Free multisport program helps more kids develop physical literacy

Free multisport program helps more kids develop physical literacy

A new free multisport program in Nova Scotia is helping more Cape Breton Island children develop physical literacy while learning how to play various sports.

Capers in the Community launched this summer and is being offered at no cost in towns throughout the Cape Breton Regional Municipality (CBRM). The four-day camp gives children ages five to 12 the chance to try different sports while also building their fundamental movement skills. The program was created by Cape Breton University and the CBRM, in partnership with Active for Life.

Coaches in the program travel from town to town throughout the region to show kids the basics of baseball, volleyball, and hockey. Because money isn’t a barrier to participation, the program is helping more area families give their kids the opportunity to learn how to throw a ball, swing a bat, hit a serve, and pass a puck.

Playing a variety of sports isn’t just a way to explore different kinds of activities. Challenging your body to move in many different ways develops complementary skills and strengthens different muscle groups.

Related read: Change it up—Playing different sports is better for our kids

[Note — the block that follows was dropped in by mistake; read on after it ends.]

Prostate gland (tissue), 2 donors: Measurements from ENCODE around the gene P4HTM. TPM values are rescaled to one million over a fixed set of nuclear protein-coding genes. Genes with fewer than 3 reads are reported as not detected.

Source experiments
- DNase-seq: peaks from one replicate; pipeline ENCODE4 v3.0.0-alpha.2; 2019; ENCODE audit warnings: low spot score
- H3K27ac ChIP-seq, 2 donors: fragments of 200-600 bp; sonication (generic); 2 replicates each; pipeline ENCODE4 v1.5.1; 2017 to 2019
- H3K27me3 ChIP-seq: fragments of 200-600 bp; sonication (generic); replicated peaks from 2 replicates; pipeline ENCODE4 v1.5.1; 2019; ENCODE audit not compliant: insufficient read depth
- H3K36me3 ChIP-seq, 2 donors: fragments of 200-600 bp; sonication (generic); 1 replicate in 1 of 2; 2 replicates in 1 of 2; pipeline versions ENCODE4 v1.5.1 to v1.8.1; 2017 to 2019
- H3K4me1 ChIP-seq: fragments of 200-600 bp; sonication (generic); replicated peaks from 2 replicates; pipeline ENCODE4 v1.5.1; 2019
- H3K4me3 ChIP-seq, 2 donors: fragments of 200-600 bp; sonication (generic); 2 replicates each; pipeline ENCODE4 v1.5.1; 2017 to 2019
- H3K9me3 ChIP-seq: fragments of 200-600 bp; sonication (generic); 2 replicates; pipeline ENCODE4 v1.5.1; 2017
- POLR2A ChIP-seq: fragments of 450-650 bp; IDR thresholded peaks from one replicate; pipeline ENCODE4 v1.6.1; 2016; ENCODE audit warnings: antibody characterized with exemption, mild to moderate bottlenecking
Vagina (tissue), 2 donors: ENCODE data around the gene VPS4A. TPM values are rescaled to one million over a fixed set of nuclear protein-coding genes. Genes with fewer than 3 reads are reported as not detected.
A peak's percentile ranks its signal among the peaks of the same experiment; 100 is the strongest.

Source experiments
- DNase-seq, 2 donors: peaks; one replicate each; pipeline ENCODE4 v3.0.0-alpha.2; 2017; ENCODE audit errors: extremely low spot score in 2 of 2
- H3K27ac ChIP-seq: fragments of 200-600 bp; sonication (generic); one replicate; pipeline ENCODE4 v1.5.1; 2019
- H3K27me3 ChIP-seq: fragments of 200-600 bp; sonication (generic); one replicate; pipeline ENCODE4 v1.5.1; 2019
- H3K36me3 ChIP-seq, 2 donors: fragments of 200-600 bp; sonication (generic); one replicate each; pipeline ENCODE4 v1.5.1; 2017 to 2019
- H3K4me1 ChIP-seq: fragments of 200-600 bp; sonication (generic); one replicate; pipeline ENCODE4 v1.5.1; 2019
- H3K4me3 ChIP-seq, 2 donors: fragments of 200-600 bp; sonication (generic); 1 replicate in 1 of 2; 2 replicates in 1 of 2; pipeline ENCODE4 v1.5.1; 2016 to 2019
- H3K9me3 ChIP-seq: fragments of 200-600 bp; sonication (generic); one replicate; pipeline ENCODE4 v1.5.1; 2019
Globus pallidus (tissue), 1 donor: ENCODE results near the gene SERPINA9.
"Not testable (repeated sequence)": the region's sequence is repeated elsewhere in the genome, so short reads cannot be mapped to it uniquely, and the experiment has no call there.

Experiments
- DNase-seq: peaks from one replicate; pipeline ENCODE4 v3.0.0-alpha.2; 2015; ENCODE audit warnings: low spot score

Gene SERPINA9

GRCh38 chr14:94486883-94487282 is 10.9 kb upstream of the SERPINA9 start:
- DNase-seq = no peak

For example, in a CBC News article on the Capers in the Community program, Becky Hanna, one of the program leads, noted that her own experience in basketball, softball, tennis, volleyball, and gymnastics helped her excel in the sport of her choice—soccer.

The upper-body strength she developed in gymnastics helped her throw the ball more powerfully, she said, while tennis improved her footwork and baseball sharpened her hand-eye coordination.

According to CBRM manager of recreation Kirk Durning, an estimated 1,000-plus children benefited from the program in the first four weeks alone. Many of these kids live in communities that don’t have a similar multisport option, he told CBC News.

“This is unprecedented access, getting the program out to communities that don’t typically see this type of program.”

-Kirk Durning

The program began July 2 in Whitney Pier and New Waterford and will continue until Aug. 8 with camps in Sydney Mines and Prime Brook. Full details of the schedule are available at You can also get updates on the program on Facebook.

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